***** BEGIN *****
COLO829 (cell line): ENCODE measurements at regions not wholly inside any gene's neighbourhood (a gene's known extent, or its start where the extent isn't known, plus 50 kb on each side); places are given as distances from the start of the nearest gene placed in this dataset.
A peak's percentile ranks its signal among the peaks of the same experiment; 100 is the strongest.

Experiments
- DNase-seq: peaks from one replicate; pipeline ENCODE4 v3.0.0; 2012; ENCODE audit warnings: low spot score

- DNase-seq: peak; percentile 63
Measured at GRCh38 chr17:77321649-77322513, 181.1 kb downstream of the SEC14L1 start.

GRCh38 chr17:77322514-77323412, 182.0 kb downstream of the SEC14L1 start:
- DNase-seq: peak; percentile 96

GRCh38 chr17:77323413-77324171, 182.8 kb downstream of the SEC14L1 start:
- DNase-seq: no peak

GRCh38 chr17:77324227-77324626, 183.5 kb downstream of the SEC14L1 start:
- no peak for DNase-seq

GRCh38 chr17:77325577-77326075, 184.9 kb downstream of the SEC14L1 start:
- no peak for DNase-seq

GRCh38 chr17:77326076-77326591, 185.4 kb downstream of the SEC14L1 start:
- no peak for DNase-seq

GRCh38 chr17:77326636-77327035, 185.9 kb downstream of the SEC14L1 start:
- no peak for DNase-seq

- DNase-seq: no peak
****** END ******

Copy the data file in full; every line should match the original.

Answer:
COLO829 (cell line): ENCODE measurements at regions not wholly inside any gene's neighbourhood (a gene's known extent, or its start where the extent isn't known, plus 50 kb on each side); places are given as distances from the start of the nearest gene placed in this dataset.
A peak's percentile ranks its signal among the peaks of the same experiment; 100 is the strongest.

Experiments
- DNase-seq: peaks from one replicate; pipeline ENCODE4 v3.0.0; 2012; ENCODE audit warnings: low spot score

- DNase-seq: peak; percentile 63
Measured at GRCh38 chr17:77321649-77322513, 181.1 kb downstream of the SEC14L1 start.

GRCh38 chr17:77322514-77323412, 182.0 kb downstream of the SEC14L1 start:
- DNase-seq: peak; percentile 96

GRCh38 chr17:77323413-77324171, 182.8 kb downstream of the SEC14L1 start:
- DNase-seq: no peak

GRCh38 chr17:77324227-77324626, 183.5 kb downstream of the SEC14L1 start:
- no peak for DNase-seq

GRCh38 chr17:77325577-77326075, 184.9 kb downstream of the SEC14L1 start:
- no peak for DNase-seq

GRCh38 chr17:77326076-77326591, 185.4 kb downstream of the SEC14L1 start:
- no peak for DNase-seq

GRCh38 chr17:77326636-77327035, 185.9 kb downstream of the SEC14L1 start:
- no peak for DNase-seq

- DNase-seq: no peak